Tutor Training: Technological approaches considered

By January 16, 2012Peer Writing Tutoring

As a new tutor with one quarter under my belt, it was interesting to see how much time and preparation is put into the reopening of the UCWbL after Winter break. On January 6, peer tutors, writing fellows, receptionists, and directors alike assembled in the Lincoln Park Student Center for the annual UCWbL staff retreat. Over the course of the day, we discussed our goals for Winter quarter and some of our past tutoring experiences.

This continuous ‘training’ and reflection is a practice that takes place in writing centers across the country. This is not to say that all writing centers share the same training methods; there are a wide variety of perspectives on tutor training which result in different approaches. In this post I will reflect on training at the UCWbL and discuss alternative training methods used by other writing centers.

To begin, it is important to note that there is not, nor should there be a universal approach to tutor training. In “Tutor Training Comes Full Circle: From E-mail to Practicum and Back Again,” Matthew D. Klauza from Auburn University explains that it is easy for a writing center to conceive and implement tutor training as a sort of “how-to program” which fails to consider two important realities: “one, all tutors are different; each arrives with a range of abilities, and two, tutors are people with emotional concerns about their new roles…” Klauza is touching on a difficult yet vital question: how can a single writing center create a comprehensive tutor training program when the tutors themselves exhibit such a diverse mix of abilities, experiences, and strengths?

Klauza describes an “e-mail-based mentor program” which the Auburn Writing Center uses to address the concerns of individual tutors. Mentors are paired with two to four new tutors based on their schedule and field of study. New tutors receive emails from their mentors once a week with feedback on individual performance and answers to questions.

In “Training on the Cutting Edge,” an article published by a group of writing center staff including Zachary Dobbins and Heidi Juel, tutor training approaches from universities across the country are compiled and discussed. For example, the University of Texas at Austin Undergraduate Writing Center provides its incoming tutors an online archive of training workshop and consultation videos. Because this writing center has such a large staff, the video archive provides a quick, convenient way for new tutors to expose themselves to the dynamics of a real appointment as well as to instructional material.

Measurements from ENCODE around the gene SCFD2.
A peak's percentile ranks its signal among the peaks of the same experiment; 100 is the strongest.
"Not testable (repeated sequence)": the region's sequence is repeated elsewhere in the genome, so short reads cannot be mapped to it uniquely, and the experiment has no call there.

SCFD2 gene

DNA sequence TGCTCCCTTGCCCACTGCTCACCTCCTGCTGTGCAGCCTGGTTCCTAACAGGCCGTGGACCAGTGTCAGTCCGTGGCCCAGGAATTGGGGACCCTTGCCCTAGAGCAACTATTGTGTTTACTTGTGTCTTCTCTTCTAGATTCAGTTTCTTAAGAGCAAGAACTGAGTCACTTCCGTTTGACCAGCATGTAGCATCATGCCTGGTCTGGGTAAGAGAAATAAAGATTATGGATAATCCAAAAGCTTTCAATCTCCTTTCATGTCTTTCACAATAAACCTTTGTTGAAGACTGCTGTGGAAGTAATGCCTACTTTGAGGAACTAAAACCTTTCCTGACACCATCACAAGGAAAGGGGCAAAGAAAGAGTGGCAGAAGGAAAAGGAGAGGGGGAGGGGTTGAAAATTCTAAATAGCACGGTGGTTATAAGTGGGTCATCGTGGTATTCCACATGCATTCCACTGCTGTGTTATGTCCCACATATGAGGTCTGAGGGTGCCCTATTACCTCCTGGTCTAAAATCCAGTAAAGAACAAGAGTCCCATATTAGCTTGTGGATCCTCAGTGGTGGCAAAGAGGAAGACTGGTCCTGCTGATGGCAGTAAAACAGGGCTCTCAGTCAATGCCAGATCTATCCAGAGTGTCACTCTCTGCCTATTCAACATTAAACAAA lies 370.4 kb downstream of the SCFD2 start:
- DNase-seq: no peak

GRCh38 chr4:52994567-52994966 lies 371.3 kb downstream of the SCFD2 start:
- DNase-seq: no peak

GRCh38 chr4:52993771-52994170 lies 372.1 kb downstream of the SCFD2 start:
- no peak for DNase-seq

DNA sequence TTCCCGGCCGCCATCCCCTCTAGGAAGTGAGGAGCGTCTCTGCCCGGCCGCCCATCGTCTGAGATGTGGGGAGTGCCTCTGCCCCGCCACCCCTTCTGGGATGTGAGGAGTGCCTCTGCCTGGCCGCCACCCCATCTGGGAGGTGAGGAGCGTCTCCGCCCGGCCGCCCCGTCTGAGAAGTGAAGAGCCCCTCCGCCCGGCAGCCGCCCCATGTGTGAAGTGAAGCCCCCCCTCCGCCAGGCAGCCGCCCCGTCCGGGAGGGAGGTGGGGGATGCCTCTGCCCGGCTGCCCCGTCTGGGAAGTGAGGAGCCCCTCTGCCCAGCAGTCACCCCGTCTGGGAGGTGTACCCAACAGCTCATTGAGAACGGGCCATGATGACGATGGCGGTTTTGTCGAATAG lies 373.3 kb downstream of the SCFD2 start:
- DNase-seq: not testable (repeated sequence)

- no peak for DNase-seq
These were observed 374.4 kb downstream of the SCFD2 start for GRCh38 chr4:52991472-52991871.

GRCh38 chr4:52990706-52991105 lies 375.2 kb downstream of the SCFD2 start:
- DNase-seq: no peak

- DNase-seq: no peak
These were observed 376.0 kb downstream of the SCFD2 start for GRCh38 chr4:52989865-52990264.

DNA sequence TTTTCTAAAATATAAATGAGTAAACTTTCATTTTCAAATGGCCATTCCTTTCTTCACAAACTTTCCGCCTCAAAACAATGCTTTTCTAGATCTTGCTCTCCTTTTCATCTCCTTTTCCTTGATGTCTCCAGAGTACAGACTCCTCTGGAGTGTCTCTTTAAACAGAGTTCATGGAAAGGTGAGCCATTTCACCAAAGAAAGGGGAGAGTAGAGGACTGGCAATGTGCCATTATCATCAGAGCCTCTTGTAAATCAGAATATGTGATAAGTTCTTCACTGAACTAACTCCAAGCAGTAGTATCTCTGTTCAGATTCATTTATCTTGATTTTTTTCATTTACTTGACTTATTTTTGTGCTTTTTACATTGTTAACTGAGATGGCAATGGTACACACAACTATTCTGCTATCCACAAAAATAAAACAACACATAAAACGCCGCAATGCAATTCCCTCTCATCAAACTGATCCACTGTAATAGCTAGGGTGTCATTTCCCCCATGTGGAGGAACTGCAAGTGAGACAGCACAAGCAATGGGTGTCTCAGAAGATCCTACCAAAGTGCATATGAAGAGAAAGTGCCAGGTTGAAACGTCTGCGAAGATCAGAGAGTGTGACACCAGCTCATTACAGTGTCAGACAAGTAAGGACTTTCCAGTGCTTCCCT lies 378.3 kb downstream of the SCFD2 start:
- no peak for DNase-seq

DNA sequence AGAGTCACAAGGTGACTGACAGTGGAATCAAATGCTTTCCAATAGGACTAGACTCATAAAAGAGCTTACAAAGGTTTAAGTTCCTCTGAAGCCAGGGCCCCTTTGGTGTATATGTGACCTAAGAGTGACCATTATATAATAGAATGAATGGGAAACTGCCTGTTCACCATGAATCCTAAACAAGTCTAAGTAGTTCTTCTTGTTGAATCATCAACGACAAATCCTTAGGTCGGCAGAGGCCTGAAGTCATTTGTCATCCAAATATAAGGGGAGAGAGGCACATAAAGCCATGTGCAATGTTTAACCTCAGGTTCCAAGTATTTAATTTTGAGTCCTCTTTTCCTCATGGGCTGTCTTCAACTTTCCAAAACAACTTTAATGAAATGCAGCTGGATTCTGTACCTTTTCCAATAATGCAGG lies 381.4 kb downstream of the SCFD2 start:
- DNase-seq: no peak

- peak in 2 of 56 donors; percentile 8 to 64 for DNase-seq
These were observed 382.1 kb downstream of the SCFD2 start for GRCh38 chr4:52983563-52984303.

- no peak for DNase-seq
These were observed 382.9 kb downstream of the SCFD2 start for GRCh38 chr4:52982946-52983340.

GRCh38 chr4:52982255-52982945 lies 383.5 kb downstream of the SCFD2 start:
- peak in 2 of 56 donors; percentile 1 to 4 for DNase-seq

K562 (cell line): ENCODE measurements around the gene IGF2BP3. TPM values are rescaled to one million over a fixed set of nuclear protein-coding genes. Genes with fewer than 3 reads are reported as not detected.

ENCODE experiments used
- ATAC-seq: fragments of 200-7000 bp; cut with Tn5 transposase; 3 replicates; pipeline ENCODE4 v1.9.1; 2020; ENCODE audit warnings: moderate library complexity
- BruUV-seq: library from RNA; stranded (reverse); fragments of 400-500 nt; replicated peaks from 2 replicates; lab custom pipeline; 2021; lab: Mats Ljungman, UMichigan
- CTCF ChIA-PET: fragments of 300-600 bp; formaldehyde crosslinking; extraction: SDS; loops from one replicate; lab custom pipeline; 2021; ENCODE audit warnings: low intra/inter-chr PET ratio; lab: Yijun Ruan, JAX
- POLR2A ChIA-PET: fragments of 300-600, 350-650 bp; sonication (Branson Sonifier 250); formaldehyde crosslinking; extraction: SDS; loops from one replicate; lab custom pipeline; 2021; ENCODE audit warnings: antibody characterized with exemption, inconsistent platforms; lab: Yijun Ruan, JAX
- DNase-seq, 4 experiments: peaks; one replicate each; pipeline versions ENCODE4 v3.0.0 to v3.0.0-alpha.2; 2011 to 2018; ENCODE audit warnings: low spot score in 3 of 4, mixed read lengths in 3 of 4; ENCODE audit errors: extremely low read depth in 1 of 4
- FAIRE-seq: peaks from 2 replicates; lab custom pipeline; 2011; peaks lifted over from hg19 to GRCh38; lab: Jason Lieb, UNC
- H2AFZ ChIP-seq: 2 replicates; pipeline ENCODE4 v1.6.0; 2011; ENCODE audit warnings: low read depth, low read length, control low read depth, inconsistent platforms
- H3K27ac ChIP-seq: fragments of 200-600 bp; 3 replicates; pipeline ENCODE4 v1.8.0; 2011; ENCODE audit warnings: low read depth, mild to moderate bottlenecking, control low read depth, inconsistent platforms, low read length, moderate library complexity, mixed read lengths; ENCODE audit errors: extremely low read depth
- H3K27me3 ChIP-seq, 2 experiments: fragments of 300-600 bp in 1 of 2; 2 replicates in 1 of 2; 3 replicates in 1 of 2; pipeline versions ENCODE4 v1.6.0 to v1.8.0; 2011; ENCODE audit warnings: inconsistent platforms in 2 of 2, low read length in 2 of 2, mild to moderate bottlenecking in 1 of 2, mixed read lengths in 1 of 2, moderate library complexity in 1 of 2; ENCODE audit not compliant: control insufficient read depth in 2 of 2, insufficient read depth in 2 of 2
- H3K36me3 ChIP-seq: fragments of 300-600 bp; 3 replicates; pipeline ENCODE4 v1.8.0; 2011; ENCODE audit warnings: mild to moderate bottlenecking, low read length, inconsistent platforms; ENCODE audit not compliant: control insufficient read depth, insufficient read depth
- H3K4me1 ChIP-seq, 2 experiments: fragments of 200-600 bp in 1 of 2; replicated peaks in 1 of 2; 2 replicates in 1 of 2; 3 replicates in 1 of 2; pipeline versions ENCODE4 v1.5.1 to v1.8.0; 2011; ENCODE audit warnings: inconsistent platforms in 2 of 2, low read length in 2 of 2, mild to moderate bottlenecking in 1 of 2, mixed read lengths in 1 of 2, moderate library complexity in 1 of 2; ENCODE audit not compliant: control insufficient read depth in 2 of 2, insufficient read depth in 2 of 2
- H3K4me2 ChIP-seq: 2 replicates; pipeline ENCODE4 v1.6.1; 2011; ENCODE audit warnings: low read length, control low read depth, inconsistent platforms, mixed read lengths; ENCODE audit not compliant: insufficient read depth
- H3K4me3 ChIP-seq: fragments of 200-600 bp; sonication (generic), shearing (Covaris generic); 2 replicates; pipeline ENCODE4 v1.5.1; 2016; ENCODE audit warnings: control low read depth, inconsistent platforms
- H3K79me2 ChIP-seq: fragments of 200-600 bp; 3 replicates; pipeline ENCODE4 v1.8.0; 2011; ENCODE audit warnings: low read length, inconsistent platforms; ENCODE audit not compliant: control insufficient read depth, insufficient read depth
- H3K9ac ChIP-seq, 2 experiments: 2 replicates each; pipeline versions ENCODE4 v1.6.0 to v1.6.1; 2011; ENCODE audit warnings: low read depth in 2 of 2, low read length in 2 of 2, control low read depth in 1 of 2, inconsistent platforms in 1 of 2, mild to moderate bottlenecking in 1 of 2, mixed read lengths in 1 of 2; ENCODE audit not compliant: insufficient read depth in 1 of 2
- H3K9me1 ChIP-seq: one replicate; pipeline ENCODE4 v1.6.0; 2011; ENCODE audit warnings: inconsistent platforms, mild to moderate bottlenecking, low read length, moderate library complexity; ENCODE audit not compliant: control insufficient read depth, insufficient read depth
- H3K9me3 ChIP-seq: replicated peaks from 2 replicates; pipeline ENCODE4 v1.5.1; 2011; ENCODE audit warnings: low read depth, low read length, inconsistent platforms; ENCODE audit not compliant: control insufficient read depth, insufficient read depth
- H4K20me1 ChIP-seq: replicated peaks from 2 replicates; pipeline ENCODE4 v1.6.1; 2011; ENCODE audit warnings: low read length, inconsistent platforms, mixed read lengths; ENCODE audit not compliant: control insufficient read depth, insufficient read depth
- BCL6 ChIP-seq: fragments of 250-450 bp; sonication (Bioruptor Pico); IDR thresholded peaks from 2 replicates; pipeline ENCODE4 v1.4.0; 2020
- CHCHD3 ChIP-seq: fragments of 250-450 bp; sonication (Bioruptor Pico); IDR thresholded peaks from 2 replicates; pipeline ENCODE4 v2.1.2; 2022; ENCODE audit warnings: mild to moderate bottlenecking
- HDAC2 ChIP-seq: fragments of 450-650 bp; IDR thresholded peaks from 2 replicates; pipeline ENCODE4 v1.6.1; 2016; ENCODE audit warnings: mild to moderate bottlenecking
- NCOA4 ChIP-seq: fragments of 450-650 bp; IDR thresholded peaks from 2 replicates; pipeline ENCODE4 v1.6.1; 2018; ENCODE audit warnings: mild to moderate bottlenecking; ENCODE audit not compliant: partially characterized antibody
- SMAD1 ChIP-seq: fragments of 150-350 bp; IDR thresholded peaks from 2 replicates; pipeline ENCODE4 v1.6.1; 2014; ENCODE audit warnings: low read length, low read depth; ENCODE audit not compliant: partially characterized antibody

Sharon Estes and Alexis Martina discuss the benefits of an online tutor training at Ohio State University in “Taking Tutor Training Online.” The online program was created in response to scheduling difficulties with previous training programs and the inevitable mix of experience levels among tutors who attended them. With a website comprised of interactive modules that focus on specific aspects of tutoring, the program seeks to “individualize” tutor training. Tutors focus on specific modules assigned by administrators as well as on those that capture their interest. Each module requires the tutor to reflect on tutoring practices and experiences. Tutors are also prompted to complete additional training exercises online that are tailored to fit their individual strengths and weaknesses.

Each one of these programs considers some of the difficulties and questions related to tutor training and responds to it a bit differently. The UCWbL’s approach seems to be more traditional and labor intensive than those discussed above. The Writing Rhetoric and Discourse class that every new tutor or writing fellow takes during their first quarter of employment provides frequent opportunities for discussion, reflection, and practical instruction.

I have found my training as a new tutor to be both comprehensive and individualized primarily due to the focus on small group discussions. That said, an online or email-based training program could certainly be a helpful resource for UCWbL tutors and fellows of all experience levels; there are currently few online training resources available for UCWbLers aside from an electronic staff handbook and guides to style and grammar conventions. The UCWbL’s class-based approach takes important concerns and challenges into account, but as our work as tutors and fellows continues to be influenced by technology, it seems likely that more of our training operations will move online in the future.